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The Consolations of Philosophy

Lady Liz asked me: “Who would ever want to look at a photo like this? He’s just an ugly old man.”

I replied that he reminded me of a folk tale that originated centuries ago near the village of Buonopane, perhaps on that same narrow path beneath the spring of Nitrodi. It goes like this:

Once upon a time there was a well-dressed wealthy gentleman who gave a fisherman 40 ducats to row him to a rock out on the sea. When they arrived, the gentleman called out:

“Fortuna! Fortuna!”

But no one responded.

He shouted again, “Fortuna! Fortuna!”

Finally a beautiful girl appeared. “What do you want?” she asked.
“I have no place to put all my abundance,” he replied, “so you must stop sending me money!”

The girl laughed. “I will send you even more money, so that you will drown in it!”

The fisherman, hearing this, was astonished. “Good heavens!” he said to himself. “My children are hungry and go around barefoot! So tomorrow I, too, will come here to visit Fortuna!”

The next night the fisherman rowed out to the rock. “Fortuna! Fortuna!” he called.

There was only silence, so he called again. “Fortuna! Fortuna!”

Suddenly an ugly and filthy old man appeared and asked him, “What do you want?”

“Give me some penny!” the fisherman cried. “My children have no shoes, and they are starving. It is cold and I don’t know what to do!”

“Idiot!” the old man shouted. “You received those 40 ducats from the gentleman yesterday only because I was asleep. If I had been awake you would have gotten nothing!”

* * *

Alain De Botton, in his beautiful book “The Consolations of Philosophy,” tells us that in the Roman Empire Fortuna was a fertility goddess, the firstborn of Jupiter, and was honored in temples throughout Italy.

She was “…visited by the barren and farmers in search of rain. But gradually her remit had widened, she had become associated with money, advancement, love and health.”

Her image appeared on many Roman coins. She held a cornucopia in one hand and a rudder in the other. She was beautiful and usually wore a light tunic and a coy smile.

“The cornucopia was a symbol of her power to bestow favors, the rudder a symbol of her more sinister power to change destinies,” De Botton explains. “She could scatter gifts, then with terrifying speed shift the rudder’s course, maintaining an imperturbable smile as she watched us choke to death on a fishbone or disappear in a landslide.”

Where’s the “consolation” here?

Well, De Botton explains, it’s like this:

“Because we are injured most by what we do not expect, and because we must expect everything (‘There is nothing which Fortune does not dare’), we must… hold the possibility of disaster in mind at all times. No one should undertake journey by car, or walk down the stairs, or say goodbye to a friend, without an awareness…of fatal possibilities.”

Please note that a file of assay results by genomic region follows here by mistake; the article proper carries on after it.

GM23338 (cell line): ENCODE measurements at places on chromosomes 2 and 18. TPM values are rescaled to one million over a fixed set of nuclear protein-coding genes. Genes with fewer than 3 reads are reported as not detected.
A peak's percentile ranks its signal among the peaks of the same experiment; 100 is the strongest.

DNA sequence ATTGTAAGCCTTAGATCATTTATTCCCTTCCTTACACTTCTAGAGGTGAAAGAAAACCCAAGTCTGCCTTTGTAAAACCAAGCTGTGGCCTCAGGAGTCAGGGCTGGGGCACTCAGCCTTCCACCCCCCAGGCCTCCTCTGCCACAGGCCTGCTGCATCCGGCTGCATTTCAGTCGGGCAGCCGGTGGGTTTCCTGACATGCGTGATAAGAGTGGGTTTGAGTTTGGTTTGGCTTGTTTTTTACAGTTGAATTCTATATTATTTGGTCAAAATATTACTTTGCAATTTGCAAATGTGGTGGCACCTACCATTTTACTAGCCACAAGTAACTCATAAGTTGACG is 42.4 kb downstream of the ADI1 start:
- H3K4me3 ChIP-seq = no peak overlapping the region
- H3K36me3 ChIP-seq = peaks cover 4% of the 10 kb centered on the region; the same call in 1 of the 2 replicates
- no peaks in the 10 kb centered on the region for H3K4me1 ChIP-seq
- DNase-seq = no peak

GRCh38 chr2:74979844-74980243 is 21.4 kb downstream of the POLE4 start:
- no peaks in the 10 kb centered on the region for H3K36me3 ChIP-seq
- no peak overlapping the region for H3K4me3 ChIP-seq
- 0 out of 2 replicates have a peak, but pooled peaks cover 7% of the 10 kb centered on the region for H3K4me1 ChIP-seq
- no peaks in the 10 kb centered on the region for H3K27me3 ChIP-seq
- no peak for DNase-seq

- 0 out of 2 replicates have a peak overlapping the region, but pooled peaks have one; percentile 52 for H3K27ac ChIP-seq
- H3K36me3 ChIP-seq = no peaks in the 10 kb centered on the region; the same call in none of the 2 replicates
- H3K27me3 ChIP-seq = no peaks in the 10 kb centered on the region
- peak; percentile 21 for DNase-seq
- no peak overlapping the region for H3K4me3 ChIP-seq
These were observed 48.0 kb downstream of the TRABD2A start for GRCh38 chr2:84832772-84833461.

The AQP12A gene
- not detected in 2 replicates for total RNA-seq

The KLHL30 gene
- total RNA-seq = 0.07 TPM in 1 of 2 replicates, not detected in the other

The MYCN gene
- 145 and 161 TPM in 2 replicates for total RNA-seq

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The Roman goddess Fortuna was the same as an earlier Italian goddess who presided over the earth's abundance and controlled the destiny of all human beings. Her name, derived from Vortumna, "she who turns the year about" come to symbolize the capriciousness of life and luck, the vagaries of fate as the wheel of life turns around. Her festival was celebrated in October.

Fortuna gives us a way to approach the ups and downs of life, a perspective that can offer us some equanimity as we proceed on our journey.
Called Fors, then Fors Fortuna, she represented fate with all its unknown factors. Her name derives from fero. She was from remotest antiquity venerated in many Italian provinces, but her most important cult was celebrated at Praeneste in Latium where a certain Numerius Suffustus, digging in a cliff, discovered some tablets in oak inscribed with mysterious formulas, by means of which oracles could be delivered.

At Praeneste Fortuna was called Primigenia - firstborn (of Jupiter) - and, with an inconsequence which is not rare in the history of ancient myths, she was considered to be Jupiter's nurse and daughter at the same time.

Fortuna Primigenia was introduced to Rome in 204 B.C. during the second Punic war. However, the Romans already had a Fortuna who, they said, had favoured the astonishing political career of Servius Tullius, the slave who became king. One legend makes Servius Tullius the son of Fortuna; another said he was her lover. The goddess, in order to visit him, would slip during the night through the skylight. The Porta Fenestelia in Rome recalled this memory.

Fortuna was honoured under many names. In Rome she was Fortuna publica populi romani. Fortuna Mullebris - protectress of matrons univirae namely, only once married - persuaded Coriolanus to raise the siege of Rome at the prayers of his mother and the Roman wives. A golden statuette of Fortuna had always to remain in the sleeping quarters of Roman Emperors. Citizens who were distinguished by outstanding good or bad luck had a Fortuna. When overtaken at sea by a storm Caesar said to the terrified pilot: What do you fear? You carry Caesar and his Fortuna.

The countless representations of Fortuna show her chief attributes to be the wheel, the sphere, a ship's rudder and prow, and a cornucopia. The goddess is sometimes seated, sometimes standing. Occasionally she has wings.
Sometimes, as the representation I've at home, she's blinded. Thus in Italy we always say: "Fortuna è cieca".

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